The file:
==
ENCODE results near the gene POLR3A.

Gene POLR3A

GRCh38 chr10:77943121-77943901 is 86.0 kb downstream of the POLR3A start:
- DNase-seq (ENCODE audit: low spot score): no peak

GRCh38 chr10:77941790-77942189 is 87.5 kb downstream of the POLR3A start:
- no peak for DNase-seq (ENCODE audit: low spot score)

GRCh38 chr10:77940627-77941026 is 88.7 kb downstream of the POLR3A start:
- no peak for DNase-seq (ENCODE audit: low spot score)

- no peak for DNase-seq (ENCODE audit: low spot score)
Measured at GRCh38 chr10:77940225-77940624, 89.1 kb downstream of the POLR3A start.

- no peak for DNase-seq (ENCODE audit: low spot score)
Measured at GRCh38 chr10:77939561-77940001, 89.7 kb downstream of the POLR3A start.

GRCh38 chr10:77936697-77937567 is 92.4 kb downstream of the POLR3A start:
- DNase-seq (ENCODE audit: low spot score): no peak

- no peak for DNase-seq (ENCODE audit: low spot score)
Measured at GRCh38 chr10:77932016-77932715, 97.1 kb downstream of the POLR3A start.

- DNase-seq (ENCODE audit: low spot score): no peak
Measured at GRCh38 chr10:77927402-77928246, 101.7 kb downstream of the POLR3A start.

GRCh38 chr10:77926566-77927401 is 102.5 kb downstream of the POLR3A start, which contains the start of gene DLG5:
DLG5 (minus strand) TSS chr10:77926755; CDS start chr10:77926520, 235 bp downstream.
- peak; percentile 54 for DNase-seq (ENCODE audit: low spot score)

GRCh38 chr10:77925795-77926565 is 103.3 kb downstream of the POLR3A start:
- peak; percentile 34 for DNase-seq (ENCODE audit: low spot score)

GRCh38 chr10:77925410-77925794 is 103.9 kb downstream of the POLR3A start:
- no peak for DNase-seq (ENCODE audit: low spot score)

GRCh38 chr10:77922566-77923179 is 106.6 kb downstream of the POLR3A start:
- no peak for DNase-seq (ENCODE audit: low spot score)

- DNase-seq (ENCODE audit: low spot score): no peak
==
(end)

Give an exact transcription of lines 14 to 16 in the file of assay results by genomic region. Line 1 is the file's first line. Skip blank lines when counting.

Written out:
- DNase-seq (ENCODE audit: low spot score): no peak

- no peak for DNase-seq (ENCODE audit: low spot score)
Measured at GRCh38 chr10:77932016-77932715, 97.1 kb downstream of the POLR3A start.